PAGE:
How to prepare your kids for the arrival of a new baby

Hi All! This is likely first in a series of QA I will do with Kristin Smith, as she anticipates the arrival of Baby #2 in October.



How do you get your firstborn to understand Mommy's growing belly?


As your belly grows, and you are out with Kingston, point out when you see families with babies in arms, in strollers, or obvious siblings. Tell him: look that mommy has a baby, that boy has a sister, there’s a new baby in the family….you get the drift….as he ask him to point out families, babies, sibs as well…as he starts to get the connection….then in a moment where it’s perfect, point to your belly, and tell him that mommy and daddy are growing a baby inside of you just for him. Tell him your belly will get bigger and bigger as the baby grows and that later on the baby will come out and join the family. You can also incorporate reading (as I know he loves books) – look for titles about being a big brother, a growing family, etc. Make sure there are plenty of visuals so he can return to the book over and over again, without your help, and remember there is a baby coming. Kids his age rely on books as anchors of their reality, so this is a great strategy for him.

 If your OB says it's OK, bring him to a visit to look at the baby on ultrasound, hear its heartbeat. If the baby is moving or kicking, let him listen and feel.


What are your suggestions for getting your firstborn ready for baby #2?


So once Kingston “gets” that you are growing a baby, ask him if he wants to feed the baby, through you. If he offers you bites of food or something to drink, thank him and acknowledge that he is sending food to the baby, and how wonderful that is. Buy him a baby doll all his own, complete with blankets, a little stroller, and let him enjoy playing and preparing.


  • Try not to overdue the big brother  Sprinkle it in his vocabulary, but at his age, Kingston will always want to be your baby…and once baby is here, important to ask him daily, “do you want to be a big brother today, or mommy’s first love?? and treat his answer accordingly - he can help choose clothing for the baby (put it on, even if the baby looks like a clown), fetch diapers, sing and play….OR if he just needs a good old dose of being #1…when the baby is fed and asleep, scoop him in your arms, sing to him alone and remind him he is your first love, and always will be….Many around him may overwhelm him with the ?Big Brother” concept and you’ll have to see how well he can handle that title…..


  • Well before you are due, make sure that there is a gift chosen by, FROM THE BABY, that you will present to Kingston after the baby is born.  When he comes to see you in the hospital (and he should)…if you have a vaginal delivery make sure the baby is in the bassinet and not in your arms when Kingston is brought in. Scoop him up in the arms and give him some love, all his own.  When he’s ready, ask him if he would like to meet his sibling, and have the gift inside the bassinet with the baby. Bring him up close to the baby (if asleep leave her be) and then present the gift. If he is well, ask if he wants to hold or kiss the baby, and let that all happen. Newborns exude bonding pheromones from their skin, so if he can get a good whiff of the baby, he’s off to a great start!


  • If you have a c-section, you probably should wait to see Kingston when your IVs are out, and your haze has cleared… on the second day is better….have your hubby get several very large bandaids…and when Kingston comes to see you put the bandaids on the outside of your hospital gown over your belly. Kids his age easily understand booboos and this will indicate to him not to hop on that area, but rather lay beside you. Once home you wear the bandaids on your shirt or pants as a visual reminder. It works…believe it or not.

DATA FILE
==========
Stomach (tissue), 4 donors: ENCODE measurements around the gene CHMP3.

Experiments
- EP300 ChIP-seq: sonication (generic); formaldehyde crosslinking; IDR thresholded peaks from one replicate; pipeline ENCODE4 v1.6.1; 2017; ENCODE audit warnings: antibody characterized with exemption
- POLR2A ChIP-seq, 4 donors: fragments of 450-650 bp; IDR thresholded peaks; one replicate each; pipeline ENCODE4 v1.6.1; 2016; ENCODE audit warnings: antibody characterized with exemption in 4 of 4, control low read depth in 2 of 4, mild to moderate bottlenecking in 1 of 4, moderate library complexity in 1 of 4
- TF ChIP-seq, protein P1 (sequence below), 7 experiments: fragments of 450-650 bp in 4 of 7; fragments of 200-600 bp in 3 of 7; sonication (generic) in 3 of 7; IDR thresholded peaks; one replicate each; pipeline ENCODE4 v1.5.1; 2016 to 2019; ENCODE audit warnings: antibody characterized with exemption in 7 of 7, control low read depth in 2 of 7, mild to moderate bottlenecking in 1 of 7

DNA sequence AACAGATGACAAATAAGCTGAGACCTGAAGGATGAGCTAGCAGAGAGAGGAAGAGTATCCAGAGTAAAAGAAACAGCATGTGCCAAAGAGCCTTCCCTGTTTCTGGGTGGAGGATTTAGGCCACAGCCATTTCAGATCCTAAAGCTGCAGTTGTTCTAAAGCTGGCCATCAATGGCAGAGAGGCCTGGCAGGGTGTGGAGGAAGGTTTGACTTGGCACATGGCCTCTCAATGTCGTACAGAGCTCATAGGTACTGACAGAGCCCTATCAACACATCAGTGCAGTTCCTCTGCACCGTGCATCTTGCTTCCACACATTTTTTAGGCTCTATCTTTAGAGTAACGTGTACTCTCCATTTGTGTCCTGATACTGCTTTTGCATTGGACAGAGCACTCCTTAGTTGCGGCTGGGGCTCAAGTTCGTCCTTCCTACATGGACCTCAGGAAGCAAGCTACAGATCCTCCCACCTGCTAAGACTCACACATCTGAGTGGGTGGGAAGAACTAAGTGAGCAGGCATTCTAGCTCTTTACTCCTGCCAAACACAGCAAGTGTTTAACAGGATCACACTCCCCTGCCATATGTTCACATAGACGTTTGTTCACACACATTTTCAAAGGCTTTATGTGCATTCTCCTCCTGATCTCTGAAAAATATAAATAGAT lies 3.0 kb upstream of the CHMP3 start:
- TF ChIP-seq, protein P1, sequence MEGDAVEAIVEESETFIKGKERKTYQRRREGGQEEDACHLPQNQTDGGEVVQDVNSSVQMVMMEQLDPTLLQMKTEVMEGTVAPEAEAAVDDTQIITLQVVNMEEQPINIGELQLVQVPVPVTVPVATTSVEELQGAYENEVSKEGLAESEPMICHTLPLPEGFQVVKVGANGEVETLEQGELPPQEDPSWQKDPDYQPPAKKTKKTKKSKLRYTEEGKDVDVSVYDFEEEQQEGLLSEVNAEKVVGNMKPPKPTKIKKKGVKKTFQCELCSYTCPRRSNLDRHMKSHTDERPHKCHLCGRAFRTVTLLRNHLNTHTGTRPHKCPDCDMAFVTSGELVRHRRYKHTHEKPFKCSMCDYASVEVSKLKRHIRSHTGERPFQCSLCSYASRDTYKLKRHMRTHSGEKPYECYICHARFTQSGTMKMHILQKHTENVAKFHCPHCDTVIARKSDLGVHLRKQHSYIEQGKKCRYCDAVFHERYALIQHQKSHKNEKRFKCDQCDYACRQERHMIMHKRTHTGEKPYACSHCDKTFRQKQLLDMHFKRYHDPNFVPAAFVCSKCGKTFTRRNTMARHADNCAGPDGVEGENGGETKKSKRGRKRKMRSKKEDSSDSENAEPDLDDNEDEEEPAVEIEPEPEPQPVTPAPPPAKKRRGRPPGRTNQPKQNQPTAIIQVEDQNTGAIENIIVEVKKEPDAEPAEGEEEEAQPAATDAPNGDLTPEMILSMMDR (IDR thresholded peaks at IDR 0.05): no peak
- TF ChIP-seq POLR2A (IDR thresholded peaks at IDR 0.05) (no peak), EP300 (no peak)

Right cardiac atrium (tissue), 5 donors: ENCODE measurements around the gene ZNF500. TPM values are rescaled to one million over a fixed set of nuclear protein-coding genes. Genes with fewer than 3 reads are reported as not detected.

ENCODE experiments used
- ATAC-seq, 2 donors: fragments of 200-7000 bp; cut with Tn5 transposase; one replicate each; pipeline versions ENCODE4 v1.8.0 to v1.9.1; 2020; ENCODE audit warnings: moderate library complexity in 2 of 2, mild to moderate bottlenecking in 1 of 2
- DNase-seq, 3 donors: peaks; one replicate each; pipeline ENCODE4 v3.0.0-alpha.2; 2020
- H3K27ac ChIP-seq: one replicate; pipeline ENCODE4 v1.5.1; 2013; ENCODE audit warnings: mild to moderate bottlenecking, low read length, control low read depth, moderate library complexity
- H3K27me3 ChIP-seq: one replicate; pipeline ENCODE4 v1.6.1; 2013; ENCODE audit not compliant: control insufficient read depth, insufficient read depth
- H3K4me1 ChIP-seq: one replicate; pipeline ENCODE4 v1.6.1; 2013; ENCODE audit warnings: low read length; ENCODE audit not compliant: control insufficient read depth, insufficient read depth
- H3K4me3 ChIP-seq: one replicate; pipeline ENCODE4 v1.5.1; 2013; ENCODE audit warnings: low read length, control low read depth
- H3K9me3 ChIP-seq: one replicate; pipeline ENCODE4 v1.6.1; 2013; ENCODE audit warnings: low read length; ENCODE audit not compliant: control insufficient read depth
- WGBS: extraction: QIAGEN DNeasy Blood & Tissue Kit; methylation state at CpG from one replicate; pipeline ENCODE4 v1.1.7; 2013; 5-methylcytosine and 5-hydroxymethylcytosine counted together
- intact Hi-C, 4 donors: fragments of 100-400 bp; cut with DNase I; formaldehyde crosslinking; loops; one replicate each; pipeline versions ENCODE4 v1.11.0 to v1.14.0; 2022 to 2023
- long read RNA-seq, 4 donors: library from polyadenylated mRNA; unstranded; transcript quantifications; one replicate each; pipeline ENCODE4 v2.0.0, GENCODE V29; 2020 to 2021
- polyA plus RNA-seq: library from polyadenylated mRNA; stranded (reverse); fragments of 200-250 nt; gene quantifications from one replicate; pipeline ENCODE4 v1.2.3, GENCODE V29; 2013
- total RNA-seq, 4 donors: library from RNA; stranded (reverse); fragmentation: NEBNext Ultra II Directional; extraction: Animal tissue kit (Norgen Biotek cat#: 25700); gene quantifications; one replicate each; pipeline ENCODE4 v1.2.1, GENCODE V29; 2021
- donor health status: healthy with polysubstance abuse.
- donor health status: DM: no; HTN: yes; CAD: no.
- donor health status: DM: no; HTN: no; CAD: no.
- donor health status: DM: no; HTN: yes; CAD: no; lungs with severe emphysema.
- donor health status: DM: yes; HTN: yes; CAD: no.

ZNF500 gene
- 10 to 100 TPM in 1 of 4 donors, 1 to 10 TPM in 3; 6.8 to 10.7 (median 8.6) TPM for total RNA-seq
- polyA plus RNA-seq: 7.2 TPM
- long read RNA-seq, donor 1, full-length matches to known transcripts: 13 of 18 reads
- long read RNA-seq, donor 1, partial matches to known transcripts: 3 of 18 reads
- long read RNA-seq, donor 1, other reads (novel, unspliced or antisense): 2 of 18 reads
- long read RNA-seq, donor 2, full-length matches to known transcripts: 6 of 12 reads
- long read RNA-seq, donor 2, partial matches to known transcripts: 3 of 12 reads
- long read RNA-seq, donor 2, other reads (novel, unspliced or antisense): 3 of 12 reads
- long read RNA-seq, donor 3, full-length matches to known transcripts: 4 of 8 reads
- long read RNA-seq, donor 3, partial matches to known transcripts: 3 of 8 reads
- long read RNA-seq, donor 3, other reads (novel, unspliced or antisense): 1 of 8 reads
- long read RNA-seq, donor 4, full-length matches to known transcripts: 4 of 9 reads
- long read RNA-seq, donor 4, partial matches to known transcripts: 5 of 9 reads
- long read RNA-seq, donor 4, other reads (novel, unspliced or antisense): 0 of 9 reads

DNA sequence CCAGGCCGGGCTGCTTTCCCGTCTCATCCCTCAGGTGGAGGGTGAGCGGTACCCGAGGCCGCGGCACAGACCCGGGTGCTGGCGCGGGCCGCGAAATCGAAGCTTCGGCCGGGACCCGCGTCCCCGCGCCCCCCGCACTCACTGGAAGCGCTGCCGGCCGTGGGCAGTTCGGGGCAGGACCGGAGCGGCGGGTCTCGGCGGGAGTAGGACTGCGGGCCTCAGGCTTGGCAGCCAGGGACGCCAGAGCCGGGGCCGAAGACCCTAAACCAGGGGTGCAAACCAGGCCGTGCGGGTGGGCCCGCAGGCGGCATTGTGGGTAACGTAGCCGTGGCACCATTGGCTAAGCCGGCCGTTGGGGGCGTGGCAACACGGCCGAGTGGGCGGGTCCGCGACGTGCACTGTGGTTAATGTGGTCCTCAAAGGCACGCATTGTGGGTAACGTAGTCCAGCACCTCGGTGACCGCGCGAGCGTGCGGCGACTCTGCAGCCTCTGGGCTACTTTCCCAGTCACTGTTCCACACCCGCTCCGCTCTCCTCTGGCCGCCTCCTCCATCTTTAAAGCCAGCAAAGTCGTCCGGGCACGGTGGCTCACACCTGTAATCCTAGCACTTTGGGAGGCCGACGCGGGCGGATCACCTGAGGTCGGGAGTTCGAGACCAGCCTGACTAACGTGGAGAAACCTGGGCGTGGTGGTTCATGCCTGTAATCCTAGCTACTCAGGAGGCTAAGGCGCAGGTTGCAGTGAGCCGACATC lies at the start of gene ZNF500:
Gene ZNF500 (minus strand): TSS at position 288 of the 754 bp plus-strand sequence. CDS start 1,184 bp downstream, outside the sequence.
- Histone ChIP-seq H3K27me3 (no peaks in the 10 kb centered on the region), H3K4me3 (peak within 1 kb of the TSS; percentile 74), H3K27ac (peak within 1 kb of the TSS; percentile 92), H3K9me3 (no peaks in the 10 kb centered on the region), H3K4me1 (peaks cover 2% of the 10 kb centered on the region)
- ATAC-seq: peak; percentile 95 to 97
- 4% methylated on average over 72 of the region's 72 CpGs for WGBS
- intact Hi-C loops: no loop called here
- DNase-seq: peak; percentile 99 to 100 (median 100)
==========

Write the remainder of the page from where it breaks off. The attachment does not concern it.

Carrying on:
• Practically speaking each of you should try to give Kingston 15 minutes of completely uninterrupted time a day that is just for him….Label it “Kingston’s Special Time”….to do whatever he wants…but with zero interruption from the baby, doorbells, cell phones, etc….clearly that is a short period of time, but very realistic as you balance the needs of the baby with his. Set a timer to indicate the end of that time…and once it rings continue your time together but remind him it’s now “family time” so if the baby cries or phone rings we now do things for our family.


  • Keep Kingston in his routine…don’t start something new (like school or daycare) on the heels of the birth…if you want to do it, do it now so routine is in place before the birth. Same goes with potty training, or losing the pacifier or bottle.


  • If you anticipate that the new baby is going to need Kingston’s crib, make the change now to a toddler bed. Let him keep his mattress and bed sheets and coverings. Safest is to put the bed directly on the floor – if he rolls off it’s just a few inches. Snug the bed into a corner of his room so he feels a little containment. If you want, plunk the mattress into a toddler bed or bed of his choosing. Put away the crib for a couple of months so it’s out of sight. Then when the baby comes, you can remind him that he slept there, but now the baby will sleep there, with his/her own sheets, etc.

 For a link to the episode on Home & Family go to:

  • Get out some pictures of you pregnant with Kingston, and photos of him growing from infant to toddler. Tell him the new baby will do that too, and from his book on Big Brothering, remind him it will be a while before the baby is ready to play with him. But he can make her smile, help with her clothing, help comfort and entertain her until she is ready to play full on as a sibling (hint hint, I think you are having a girl) : )